by Art Gallery of New South Wales
In 2020 visitors to the Art Gallery of New South Wales were greeted by a raw wooden structure rising more than five metres which was home to dozens of exuberantly grinning and grimacing ceramic and bronze beings. Titled Avatar Towers, this structure and its denizens are the work of Ramesh Mario Nithiyendran, a Sri Lankan-born Sydney sculptor, ceramicist and painter. A raucous and celebratory installation that showcases Nithiyendran's maximalist aesthetic, it was created especially for the Gallery’s ‘Archie Plus’ project, to welcome visitors back to the Gallery following the COVID-19 shutdown in mid-2020.
Fascinated by syncretism and the strange and surprising visual forms it generates, Nithiyendran drew inspiration for Avatar Towers from the Gallery’s own collection of south and southeast Asian historical sculptures.He has also mentioned the impact on him, as a child, of richly embellished Hindu temple interiors. An ‘avatar’ in Hinduism is a worldly and material incarnation of a deity. But here, as in earlier sculptures, Nithiyendran presses playfully at the meanings of the word, hinting, through the presence of his own features in some of the sculptures, that the works are avatars of their maker -- projections of Nithiyendran’s own spirit and energy into the glazed and bedazzled ‘mud’ that is his favoured medium.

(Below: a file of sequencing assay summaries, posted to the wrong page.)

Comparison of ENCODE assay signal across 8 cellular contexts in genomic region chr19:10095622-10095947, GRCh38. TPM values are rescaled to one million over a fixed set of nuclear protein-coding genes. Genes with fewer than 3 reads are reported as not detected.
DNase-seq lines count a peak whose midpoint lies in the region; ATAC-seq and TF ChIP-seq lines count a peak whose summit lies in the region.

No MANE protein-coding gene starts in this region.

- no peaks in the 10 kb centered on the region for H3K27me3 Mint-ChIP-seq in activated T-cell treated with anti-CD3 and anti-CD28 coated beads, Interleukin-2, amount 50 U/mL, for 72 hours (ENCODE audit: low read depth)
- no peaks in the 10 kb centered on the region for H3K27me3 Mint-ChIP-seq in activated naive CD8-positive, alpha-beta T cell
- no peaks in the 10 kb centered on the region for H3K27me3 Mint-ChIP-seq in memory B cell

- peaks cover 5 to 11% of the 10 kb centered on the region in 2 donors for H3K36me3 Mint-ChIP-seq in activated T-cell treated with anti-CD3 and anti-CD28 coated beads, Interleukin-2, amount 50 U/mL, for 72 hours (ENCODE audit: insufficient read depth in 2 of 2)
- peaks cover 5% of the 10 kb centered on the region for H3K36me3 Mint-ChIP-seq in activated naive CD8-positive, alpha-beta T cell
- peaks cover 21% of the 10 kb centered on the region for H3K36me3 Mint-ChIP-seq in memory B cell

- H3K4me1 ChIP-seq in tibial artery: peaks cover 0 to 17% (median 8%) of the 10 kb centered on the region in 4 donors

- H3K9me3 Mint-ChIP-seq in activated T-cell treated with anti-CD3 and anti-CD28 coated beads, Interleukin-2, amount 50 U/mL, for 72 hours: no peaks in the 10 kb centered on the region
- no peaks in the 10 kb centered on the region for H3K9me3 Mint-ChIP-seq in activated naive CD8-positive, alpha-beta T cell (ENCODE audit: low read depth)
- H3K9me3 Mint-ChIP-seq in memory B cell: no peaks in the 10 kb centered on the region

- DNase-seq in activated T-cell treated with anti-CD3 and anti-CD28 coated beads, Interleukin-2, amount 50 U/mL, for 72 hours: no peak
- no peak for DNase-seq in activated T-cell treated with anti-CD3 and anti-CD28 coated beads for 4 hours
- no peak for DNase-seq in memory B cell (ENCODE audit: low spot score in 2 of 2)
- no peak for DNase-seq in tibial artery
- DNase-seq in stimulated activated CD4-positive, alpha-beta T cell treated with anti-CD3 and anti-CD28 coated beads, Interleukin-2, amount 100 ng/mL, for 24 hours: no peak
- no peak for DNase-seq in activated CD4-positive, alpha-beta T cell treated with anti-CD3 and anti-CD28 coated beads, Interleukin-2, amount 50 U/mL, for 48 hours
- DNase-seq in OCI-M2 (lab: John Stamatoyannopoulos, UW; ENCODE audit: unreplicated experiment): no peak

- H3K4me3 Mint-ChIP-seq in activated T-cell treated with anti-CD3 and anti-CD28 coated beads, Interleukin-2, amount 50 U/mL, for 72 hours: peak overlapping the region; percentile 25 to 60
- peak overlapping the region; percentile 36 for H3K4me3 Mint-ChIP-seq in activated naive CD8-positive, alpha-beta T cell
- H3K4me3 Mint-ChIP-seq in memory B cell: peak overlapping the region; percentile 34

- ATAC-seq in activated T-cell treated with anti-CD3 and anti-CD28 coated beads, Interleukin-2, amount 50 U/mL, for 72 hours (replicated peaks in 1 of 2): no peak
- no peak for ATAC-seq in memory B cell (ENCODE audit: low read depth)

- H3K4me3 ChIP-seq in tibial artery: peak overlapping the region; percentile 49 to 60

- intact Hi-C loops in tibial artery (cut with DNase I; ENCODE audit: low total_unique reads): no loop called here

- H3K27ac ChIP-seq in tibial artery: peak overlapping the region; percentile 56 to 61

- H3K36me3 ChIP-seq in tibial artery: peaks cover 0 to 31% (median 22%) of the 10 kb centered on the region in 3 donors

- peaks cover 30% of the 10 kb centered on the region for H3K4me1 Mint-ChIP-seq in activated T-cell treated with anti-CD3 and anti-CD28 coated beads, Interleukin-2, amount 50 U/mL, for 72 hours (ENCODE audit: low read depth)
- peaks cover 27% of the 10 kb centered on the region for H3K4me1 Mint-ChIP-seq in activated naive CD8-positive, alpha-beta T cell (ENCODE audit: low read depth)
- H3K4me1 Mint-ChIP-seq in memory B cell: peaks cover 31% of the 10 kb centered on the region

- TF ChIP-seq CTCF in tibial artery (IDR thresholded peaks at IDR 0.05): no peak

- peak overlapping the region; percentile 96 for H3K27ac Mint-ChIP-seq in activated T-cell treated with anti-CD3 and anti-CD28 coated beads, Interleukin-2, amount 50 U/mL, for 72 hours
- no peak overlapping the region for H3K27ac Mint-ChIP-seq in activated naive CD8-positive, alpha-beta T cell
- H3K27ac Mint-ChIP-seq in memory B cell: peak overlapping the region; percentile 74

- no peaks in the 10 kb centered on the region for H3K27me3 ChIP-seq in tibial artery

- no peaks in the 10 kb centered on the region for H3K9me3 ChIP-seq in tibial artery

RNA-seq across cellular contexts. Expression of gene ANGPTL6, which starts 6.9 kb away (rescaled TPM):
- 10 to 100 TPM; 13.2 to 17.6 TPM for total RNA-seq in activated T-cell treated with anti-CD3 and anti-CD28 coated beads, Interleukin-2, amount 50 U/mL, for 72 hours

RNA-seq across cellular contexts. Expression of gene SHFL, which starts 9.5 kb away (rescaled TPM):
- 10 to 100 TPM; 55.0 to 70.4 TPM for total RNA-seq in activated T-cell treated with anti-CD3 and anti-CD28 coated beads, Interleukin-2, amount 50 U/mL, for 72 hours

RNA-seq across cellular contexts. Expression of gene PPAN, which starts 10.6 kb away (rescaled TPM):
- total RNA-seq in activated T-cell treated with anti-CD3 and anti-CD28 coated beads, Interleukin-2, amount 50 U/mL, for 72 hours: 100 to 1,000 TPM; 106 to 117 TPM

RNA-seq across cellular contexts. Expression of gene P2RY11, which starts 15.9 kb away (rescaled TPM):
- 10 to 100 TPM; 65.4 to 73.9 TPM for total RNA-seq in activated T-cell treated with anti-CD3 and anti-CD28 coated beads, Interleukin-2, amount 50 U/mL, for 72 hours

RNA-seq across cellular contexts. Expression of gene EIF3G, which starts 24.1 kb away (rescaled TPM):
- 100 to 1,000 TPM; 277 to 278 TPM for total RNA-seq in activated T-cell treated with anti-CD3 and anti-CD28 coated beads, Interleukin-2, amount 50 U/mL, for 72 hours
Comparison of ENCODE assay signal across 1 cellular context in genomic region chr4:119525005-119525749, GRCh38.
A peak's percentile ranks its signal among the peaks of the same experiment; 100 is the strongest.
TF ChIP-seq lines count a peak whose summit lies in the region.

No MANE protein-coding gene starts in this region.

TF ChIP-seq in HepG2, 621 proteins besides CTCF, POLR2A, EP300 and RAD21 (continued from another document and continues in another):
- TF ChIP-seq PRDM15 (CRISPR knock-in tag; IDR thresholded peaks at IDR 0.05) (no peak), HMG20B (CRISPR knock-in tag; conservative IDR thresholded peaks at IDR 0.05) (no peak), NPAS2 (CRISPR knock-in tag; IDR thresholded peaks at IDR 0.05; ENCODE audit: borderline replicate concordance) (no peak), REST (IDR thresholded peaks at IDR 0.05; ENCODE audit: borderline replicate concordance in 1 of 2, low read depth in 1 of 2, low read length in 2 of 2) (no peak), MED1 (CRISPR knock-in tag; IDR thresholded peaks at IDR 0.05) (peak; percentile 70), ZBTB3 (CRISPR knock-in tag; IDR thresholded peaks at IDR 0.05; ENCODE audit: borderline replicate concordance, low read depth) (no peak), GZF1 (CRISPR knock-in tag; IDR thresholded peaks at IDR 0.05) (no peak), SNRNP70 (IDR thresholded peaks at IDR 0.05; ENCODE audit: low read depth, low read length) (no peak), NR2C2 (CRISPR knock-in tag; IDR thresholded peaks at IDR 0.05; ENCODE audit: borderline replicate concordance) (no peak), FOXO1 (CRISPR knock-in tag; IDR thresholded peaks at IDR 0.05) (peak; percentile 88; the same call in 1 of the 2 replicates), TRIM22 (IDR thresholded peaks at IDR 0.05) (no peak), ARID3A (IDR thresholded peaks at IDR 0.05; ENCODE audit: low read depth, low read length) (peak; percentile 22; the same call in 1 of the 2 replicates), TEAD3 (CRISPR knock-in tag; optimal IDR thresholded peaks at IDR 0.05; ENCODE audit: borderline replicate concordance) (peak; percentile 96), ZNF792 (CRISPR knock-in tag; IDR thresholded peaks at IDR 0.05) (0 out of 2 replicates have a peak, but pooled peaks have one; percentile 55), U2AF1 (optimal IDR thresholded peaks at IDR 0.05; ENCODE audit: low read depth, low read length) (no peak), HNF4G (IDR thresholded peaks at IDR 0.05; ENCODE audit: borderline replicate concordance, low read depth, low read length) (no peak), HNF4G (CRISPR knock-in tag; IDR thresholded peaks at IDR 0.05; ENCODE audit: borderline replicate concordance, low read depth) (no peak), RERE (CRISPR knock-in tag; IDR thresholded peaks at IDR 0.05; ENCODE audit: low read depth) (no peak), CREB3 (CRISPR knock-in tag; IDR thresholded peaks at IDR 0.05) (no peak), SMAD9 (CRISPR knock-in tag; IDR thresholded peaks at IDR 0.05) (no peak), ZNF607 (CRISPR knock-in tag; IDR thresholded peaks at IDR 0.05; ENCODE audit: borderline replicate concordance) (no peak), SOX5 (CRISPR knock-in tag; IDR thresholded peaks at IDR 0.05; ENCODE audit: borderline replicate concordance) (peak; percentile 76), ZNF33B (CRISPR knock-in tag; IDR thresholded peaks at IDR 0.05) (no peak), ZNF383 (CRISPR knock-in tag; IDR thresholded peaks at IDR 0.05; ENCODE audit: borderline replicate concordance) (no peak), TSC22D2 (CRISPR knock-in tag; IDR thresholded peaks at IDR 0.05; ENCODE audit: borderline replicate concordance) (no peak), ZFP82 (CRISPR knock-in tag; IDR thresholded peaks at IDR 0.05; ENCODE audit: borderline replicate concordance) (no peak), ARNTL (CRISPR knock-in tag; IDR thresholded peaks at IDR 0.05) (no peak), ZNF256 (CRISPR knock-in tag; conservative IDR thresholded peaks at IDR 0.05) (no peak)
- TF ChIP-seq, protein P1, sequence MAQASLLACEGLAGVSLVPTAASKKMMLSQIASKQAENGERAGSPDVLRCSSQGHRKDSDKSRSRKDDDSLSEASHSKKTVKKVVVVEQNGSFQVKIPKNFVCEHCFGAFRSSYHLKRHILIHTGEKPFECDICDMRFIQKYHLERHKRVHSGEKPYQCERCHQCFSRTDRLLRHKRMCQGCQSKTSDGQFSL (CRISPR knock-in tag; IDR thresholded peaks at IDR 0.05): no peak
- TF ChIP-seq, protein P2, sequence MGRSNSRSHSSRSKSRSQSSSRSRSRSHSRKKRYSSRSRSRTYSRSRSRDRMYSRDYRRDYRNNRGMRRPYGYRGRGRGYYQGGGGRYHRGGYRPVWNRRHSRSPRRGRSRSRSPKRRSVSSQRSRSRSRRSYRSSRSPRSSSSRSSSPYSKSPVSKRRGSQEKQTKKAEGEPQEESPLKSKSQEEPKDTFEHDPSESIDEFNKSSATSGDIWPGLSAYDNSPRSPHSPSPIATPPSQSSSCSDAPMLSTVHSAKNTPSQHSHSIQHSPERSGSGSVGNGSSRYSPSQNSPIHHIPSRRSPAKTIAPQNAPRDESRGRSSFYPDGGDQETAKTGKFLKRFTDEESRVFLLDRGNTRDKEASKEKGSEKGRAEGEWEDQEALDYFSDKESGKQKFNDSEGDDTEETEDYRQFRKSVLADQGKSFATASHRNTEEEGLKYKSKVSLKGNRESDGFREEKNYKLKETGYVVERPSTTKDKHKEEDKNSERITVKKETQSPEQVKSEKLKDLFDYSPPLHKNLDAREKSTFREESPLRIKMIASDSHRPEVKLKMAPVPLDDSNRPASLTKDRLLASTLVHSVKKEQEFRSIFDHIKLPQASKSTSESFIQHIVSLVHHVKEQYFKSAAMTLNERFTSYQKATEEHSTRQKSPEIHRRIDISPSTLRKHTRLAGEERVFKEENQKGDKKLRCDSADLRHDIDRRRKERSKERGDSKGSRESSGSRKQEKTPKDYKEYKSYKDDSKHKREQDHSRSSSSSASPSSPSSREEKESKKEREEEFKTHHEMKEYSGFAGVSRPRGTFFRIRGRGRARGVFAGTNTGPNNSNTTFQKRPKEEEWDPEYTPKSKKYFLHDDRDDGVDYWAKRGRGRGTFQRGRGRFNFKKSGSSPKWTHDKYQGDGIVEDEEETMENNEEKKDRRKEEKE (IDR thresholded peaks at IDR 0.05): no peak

The word ‘towers’ in Avatar Towers is important in this respect. While it alludes partly to sacred architectural structures, it also suggests an apartment block, a low-rise dwelling, a place where people live together. Though Nithiyendran does not see his art as overtly polemical, Avatar Towers does contain, in a year of marked social divisions, a suggestion about togetherness – proposing that the best and most vital communities are those that prize energy over purity. This joyful noise is not without its ominous undernotes, however. Nithiyendran has noted how the manic smiles of his figures can seem to disguise anxiety and uncertainty.